Editor's Notes: Given the sheer craziness of today's collaborative shoes, JJJJound's new Dr. Martens tie-up could potentially get lost in the shuffle of endless footwear drops. That borderline basicness is the antithesis of excess, though, and it holds its own inherent appeal: Dr. Martens makes some of the world's greatest staple shoes, so why mess with success?
"I got my first real pair [of Dr. Martens] in late high school as part of my uniform," JJJJound founder Justin Saunders said. "They aged so well, by the end it felt like wearing sneakers. ... "When we had the opportunity to work with Dr. Martens we hoped to create a comfortable 'dress shoe' for artists and designers, who like myself, fell victim to the 24/7 sneaker habit. This decade has been very friendly to sneakers."
Consider the Canadian design studio's understated New Balance, Danner, and Eddie Bauer partnerships as the minimalist forebears of these co-branded Docs. Detractors could decry the efforts as boring, while devotees deem them brilliantly understated. Neither stance is entirely without merit but these Dr. Martens may be JJJJound's finest bespoke shoes to date, if only because of their British-made quality.
For this project, JJJJound has selected the Archie II, a derby that's slimmer than the signature 1461 but retains many of the iconic Doc touches. For instance, there are those yellow welt stitches, smooth leather uppers, leather sockliners, grippy rubber outsoles, and all the other touches one expects from Dr. Martens shoes.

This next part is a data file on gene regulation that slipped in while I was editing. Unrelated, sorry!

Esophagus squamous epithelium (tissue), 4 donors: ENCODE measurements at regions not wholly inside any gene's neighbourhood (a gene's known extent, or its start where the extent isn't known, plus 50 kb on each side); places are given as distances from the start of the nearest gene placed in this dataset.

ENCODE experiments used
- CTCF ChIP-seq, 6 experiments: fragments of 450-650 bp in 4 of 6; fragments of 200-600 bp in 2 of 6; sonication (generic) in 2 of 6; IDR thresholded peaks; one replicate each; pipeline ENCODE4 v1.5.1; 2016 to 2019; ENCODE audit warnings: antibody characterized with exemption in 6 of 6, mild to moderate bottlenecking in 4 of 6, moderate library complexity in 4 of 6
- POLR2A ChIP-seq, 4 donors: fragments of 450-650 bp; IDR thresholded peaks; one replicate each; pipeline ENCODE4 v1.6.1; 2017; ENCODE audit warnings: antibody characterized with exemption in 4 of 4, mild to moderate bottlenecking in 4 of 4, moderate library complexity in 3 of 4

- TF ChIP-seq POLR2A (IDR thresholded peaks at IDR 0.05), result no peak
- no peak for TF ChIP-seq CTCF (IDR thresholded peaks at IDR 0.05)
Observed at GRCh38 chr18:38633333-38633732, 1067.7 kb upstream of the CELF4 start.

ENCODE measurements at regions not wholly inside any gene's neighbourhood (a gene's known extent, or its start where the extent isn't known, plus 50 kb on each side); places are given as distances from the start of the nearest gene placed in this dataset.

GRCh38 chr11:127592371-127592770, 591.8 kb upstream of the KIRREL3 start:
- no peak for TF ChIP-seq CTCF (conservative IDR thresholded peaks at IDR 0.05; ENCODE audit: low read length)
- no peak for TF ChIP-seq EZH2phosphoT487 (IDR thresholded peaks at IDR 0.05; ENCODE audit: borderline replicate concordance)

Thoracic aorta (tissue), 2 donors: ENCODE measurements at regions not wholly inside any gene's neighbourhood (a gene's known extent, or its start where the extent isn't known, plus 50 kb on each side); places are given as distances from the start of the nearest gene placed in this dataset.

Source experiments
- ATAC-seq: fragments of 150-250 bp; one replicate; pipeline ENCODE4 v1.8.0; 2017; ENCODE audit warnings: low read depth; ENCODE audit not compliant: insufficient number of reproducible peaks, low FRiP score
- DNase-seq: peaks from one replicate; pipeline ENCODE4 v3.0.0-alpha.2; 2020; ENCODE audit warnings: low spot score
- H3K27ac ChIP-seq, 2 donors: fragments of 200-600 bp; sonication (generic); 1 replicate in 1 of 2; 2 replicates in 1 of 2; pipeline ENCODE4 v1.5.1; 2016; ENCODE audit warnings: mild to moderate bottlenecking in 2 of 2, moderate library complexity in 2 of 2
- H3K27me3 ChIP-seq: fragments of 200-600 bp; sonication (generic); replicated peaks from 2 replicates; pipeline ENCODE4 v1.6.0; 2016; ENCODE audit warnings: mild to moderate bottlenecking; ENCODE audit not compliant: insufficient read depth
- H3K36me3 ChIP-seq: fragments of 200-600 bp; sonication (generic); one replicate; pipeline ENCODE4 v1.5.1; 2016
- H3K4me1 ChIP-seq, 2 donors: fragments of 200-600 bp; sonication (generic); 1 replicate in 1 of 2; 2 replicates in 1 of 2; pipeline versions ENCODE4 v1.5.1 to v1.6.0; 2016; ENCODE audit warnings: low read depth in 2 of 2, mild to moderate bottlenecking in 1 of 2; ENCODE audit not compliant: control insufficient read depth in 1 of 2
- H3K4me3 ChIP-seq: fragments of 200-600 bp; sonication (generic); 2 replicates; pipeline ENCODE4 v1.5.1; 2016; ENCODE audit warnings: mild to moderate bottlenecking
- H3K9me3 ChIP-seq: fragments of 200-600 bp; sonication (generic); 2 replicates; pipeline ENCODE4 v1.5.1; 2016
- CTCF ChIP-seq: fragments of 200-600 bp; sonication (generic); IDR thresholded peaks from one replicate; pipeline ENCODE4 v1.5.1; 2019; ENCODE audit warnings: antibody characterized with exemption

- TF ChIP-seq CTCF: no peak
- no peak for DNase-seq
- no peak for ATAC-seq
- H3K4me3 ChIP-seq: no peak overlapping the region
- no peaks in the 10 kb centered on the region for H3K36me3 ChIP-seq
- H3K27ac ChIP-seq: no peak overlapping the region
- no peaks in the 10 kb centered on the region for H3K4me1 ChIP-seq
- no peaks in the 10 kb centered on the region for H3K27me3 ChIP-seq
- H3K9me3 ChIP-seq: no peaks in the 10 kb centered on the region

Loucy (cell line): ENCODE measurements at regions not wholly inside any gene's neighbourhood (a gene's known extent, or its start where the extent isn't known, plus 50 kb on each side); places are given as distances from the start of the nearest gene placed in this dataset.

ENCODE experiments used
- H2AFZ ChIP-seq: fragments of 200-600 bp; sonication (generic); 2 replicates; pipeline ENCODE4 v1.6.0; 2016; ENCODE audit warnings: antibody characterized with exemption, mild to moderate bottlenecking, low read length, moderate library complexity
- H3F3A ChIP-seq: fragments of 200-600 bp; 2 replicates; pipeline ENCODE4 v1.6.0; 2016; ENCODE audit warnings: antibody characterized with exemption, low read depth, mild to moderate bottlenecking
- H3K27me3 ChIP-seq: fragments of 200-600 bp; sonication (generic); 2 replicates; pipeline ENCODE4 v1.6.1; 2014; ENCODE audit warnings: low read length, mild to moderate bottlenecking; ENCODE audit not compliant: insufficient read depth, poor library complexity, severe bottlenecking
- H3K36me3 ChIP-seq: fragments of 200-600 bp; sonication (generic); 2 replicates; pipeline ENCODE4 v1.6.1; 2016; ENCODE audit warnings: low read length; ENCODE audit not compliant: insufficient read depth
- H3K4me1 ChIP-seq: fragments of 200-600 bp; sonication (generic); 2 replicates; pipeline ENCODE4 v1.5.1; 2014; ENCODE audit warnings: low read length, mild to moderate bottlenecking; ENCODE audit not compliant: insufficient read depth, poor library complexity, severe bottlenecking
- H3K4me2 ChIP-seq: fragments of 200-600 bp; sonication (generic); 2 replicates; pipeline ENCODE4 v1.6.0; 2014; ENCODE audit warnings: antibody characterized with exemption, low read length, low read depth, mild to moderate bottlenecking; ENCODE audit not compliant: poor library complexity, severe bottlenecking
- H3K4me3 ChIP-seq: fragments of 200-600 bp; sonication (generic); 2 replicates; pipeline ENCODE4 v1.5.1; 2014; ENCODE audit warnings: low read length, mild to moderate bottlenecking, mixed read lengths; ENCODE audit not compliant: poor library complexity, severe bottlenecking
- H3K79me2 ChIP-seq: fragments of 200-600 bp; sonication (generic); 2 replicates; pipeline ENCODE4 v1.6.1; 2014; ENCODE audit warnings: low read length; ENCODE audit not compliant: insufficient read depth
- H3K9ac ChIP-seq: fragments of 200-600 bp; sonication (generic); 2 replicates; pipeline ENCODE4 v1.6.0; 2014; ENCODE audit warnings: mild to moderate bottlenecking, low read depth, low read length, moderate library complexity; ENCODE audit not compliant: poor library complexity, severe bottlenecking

However, there are plenty of other accents that make these not Dr. Martens or, at least, not ordinary Docs. Take that little beige tab under the left shoe's vamp — it's small but not invisible, a typical JJJJound design cue.
The color palette is also indicative of JJJJound's attention to detail, though: it opted to utilize distinct leather makes — Wyoming (black) with smoke-toned outsole and Crazy Horse (brown) with a translucent outsole — instead of the usual Dr. Martens neutrals for an earthy, textural finish. Importantly, these shoes are all given life by the craftspeople in Dr. Marten's Wollaston factory, granting a heightened level of quality that plays into JJJJound's heritage-conscious aesthetic.
"Our goal was to take quality materials, an iconic sole, and present the classic shoe in a slimmer shape to our audience," Saunders continued. "When Dr.Martens offered to make the shoes in their England factory, it felt like an alley-oop."